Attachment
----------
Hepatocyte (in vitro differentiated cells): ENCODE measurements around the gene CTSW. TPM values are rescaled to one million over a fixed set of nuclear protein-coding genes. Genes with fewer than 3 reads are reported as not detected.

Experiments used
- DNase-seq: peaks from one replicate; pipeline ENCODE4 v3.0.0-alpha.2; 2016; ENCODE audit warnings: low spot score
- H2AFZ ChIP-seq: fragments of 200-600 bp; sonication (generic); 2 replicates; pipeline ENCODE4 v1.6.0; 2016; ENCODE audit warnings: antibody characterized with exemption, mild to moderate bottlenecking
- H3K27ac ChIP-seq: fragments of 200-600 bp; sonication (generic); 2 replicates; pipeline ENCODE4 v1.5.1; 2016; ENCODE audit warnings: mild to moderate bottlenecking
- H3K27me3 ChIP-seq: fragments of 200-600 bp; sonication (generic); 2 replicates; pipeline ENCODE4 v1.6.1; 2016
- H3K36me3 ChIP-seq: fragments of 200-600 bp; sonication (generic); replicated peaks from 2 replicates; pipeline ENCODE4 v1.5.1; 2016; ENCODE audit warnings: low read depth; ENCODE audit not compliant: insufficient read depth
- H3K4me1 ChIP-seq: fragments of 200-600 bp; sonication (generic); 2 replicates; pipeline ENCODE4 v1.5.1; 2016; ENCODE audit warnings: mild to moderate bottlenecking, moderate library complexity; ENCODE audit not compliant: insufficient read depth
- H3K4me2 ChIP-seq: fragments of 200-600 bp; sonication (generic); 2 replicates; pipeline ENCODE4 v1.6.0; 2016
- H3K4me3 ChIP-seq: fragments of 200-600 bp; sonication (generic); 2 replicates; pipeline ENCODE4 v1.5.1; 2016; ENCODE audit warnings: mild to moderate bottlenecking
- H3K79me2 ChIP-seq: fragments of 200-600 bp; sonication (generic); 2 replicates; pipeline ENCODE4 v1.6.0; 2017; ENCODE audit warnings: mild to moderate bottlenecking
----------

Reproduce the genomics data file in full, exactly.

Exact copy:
Hepatocyte (in vitro differentiated cells): ENCODE measurements around the gene CTSW. TPM values are rescaled to one million over a fixed set of nuclear protein-coding genes. Genes with fewer than 3 reads are reported as not detected.

Experiments used
- DNase-seq: peaks from one replicate; pipeline ENCODE4 v3.0.0-alpha.2; 2016; ENCODE audit warnings: low spot score
- H2AFZ ChIP-seq: fragments of 200-600 bp; sonication (generic); 2 replicates; pipeline ENCODE4 v1.6.0; 2016; ENCODE audit warnings: antibody characterized with exemption, mild to moderate bottlenecking
- H3K27ac ChIP-seq: fragments of 200-600 bp; sonication (generic); 2 replicates; pipeline ENCODE4 v1.5.1; 2016; ENCODE audit warnings: mild to moderate bottlenecking
- H3K27me3 ChIP-seq: fragments of 200-600 bp; sonication (generic); 2 replicates; pipeline ENCODE4 v1.6.1; 2016
- H3K36me3 ChIP-seq: fragments of 200-600 bp; sonication (generic); replicated peaks from 2 replicates; pipeline ENCODE4 v1.5.1; 2016; ENCODE audit warnings: low read depth; ENCODE audit not compliant: insufficient read depth
- H3K4me1 ChIP-seq: fragments of 200-600 bp; sonication (generic); 2 replicates; pipeline ENCODE4 v1.5.1; 2016; ENCODE audit warnings: mild to moderate bottlenecking, moderate library complexity; ENCODE audit not compliant: insufficient read depth
- H3K4me2 ChIP-seq: fragments of 200-600 bp; sonication (generic); 2 replicates; pipeline ENCODE4 v1.6.0; 2016
- H3K4me3 ChIP-seq: fragments of 200-600 bp; sonication (generic); 2 replicates; pipeline ENCODE4 v1.5.1; 2016; ENCODE audit warnings: mild to moderate bottlenecking
- H3K79me2 ChIP-seq: fragments of 200-600 bp; sonication (generic); 2 replicates; pipeline ENCODE4 v1.6.0; 2017; ENCODE audit warnings: mild to moderate bottlenecking